Vietnamese designer takes ao dai to the women of Japan
July 1, 2006
A Vietnamese woman has in the past 19 years worked hard to popularize the Vietnamese traditional dress ao dai in Japan, better known as the “Kingdom of Kimono.”
|Born in 1961 in Vietnam’s former imperial capital of Hue, Tong Thi Kim Dinh left for Japan with her husband after graduating from the Hue University of Medicine in 1987.
While looking for work, Dinh attended a course on beautifying women in Tokyo and since then has nurtured her dream of making Japanese women even more beautiful with Vietnamese dress.
In 1997, Dinh opened Shop Vietnam in the Sumitomo Group’s 51-story building in the Shinuku center, one of the most bustling areas in Tokyo.
“At that time very few Japanese knew about Vietnam. Many gave a look of surprise at seeing my tiny shop there while some considered Vietnamese ao dai as an “odd fashion”,” Dinh recalled.
“At first I was sad, but determined to make ao dai popular among Japanese people.”
She later returned to the homeland, recruited skilled artisans and set up a workshop tailoring ao dai based on her own standards.
Dinh designed ao dai by herself, keeping in mind Japanese tastes for high quality fabric, design, colors and tailoring.
With customers wanting their orders in record time, Dinh had to devise measurements suitable to all Japanese women, and get them to come in for special fitting sessions to cut customer visits down to a minimum.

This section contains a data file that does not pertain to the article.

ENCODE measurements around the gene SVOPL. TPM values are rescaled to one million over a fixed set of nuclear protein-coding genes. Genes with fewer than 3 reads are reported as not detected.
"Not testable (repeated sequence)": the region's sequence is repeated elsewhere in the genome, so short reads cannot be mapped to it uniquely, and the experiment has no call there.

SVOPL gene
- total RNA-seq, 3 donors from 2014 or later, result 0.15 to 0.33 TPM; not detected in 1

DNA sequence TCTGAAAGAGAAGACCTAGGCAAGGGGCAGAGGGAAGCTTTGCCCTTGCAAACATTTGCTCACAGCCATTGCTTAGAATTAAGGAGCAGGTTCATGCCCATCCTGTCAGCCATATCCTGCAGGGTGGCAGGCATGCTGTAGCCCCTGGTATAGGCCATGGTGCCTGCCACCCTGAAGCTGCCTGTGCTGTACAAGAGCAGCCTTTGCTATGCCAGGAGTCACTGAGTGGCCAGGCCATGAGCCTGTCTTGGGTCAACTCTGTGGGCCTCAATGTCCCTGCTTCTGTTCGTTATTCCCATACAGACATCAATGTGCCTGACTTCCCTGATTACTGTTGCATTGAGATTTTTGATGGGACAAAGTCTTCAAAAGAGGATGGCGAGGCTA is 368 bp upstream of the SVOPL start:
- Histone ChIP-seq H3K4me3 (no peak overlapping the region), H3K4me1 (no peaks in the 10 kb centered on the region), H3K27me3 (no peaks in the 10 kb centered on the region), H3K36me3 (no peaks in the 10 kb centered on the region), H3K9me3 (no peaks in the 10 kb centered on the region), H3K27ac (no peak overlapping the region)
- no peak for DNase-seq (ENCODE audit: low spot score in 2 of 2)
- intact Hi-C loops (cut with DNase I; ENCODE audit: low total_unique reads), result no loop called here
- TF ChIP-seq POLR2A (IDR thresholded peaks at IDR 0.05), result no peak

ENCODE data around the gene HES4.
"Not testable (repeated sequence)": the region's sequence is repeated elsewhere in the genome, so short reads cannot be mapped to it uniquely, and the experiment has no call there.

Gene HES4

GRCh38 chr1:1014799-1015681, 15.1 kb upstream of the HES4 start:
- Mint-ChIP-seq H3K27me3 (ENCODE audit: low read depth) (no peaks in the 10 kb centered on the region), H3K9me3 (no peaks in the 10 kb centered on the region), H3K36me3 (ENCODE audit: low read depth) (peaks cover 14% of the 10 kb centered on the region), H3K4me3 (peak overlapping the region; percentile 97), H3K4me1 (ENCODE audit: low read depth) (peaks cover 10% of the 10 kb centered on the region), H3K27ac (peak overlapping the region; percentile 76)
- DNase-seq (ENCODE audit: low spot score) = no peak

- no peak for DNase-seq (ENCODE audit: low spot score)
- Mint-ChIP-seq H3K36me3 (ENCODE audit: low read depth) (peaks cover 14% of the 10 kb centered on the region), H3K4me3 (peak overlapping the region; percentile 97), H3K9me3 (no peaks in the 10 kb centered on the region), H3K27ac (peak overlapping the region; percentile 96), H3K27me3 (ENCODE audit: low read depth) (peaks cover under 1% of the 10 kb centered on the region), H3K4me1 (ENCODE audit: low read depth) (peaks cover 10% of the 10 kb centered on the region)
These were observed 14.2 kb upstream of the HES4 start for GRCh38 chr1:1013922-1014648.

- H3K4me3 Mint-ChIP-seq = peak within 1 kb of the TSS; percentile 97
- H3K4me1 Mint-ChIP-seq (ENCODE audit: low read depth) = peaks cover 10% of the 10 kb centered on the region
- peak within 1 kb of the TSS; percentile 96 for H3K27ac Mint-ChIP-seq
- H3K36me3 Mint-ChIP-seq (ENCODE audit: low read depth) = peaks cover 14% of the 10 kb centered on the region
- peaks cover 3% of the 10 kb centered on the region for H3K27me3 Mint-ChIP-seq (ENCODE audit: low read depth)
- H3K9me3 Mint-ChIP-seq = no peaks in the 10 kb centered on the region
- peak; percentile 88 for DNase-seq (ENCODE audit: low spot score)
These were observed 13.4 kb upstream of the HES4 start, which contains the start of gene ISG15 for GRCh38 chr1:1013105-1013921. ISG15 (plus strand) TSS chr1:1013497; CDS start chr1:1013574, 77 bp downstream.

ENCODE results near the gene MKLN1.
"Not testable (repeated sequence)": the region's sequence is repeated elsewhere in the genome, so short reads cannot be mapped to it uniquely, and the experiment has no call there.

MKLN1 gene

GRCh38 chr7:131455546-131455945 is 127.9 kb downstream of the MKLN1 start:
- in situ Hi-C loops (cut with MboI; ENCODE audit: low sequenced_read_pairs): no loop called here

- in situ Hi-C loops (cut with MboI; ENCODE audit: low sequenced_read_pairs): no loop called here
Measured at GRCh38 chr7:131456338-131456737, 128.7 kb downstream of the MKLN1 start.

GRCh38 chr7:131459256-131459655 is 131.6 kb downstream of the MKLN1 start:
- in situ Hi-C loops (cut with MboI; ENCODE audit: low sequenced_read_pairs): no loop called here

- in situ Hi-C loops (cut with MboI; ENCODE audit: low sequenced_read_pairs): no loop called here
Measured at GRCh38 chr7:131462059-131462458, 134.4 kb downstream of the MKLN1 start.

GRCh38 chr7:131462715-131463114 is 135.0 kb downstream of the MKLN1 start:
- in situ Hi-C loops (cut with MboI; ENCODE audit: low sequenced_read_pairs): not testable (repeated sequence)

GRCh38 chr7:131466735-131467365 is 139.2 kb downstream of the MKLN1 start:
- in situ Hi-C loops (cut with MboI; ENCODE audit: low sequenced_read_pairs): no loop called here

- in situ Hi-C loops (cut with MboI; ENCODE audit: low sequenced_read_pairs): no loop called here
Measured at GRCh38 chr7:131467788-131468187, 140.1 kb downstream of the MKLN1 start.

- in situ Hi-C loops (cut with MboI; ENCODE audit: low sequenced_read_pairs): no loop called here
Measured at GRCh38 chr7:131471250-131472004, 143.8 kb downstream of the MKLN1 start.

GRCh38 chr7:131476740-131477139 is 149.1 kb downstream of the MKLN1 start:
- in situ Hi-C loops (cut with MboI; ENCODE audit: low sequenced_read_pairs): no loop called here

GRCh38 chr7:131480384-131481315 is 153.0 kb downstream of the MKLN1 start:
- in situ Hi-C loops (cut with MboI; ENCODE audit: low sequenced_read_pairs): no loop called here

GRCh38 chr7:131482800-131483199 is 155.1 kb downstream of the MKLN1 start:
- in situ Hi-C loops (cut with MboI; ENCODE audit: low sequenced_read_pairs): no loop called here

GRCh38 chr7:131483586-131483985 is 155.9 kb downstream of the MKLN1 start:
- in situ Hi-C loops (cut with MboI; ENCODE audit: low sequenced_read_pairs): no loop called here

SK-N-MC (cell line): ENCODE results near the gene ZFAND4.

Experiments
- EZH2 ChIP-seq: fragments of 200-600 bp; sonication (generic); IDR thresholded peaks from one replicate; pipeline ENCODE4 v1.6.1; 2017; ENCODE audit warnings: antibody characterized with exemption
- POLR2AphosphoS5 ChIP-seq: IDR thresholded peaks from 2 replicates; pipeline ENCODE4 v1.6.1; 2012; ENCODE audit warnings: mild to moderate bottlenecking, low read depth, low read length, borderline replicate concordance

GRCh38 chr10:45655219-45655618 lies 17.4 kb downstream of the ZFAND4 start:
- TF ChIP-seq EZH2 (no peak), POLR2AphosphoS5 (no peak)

After a fashion show at the Vietnamese Music Festival in Tokyo in 2000, many newspapers and media agencies in Japan like NHK, TBS, Asahi, and Tokyo praised Dinh’s unique ao dai.
Ashi Karucha, an organization for Japanese women, last February invited Dinh to host a discussion specifically on Vietnamese ao dai.
Also in February last year, Shop Vietnam was invited to feature Vietnamese ao dai in the Asian Party Dress Fair, one of the large brand promotion programs by the Seibu Tokyo commercial center.
Now Shop Vietnam’s ao dai, known under the brand Sivini, are widely known in regions across Japan.
Japanese make up 90 percent of the shop’s clients while the remainders are Westerner tourists.
Japanese diva Anna Saeki is also one of Shop Vietnam’s regular clients. The famous singer has recently arrived in Ho Chi Minh City to film herself in the Vietnamese traditional dress ao dai for use in a campaign to make over her image next year.
She will use the pictures for a calendar and for the introduction of her new image in 2007, which marks 20 years of her career as a tango singer.
Source: Tuoi Tre – Translated by Thu Thuy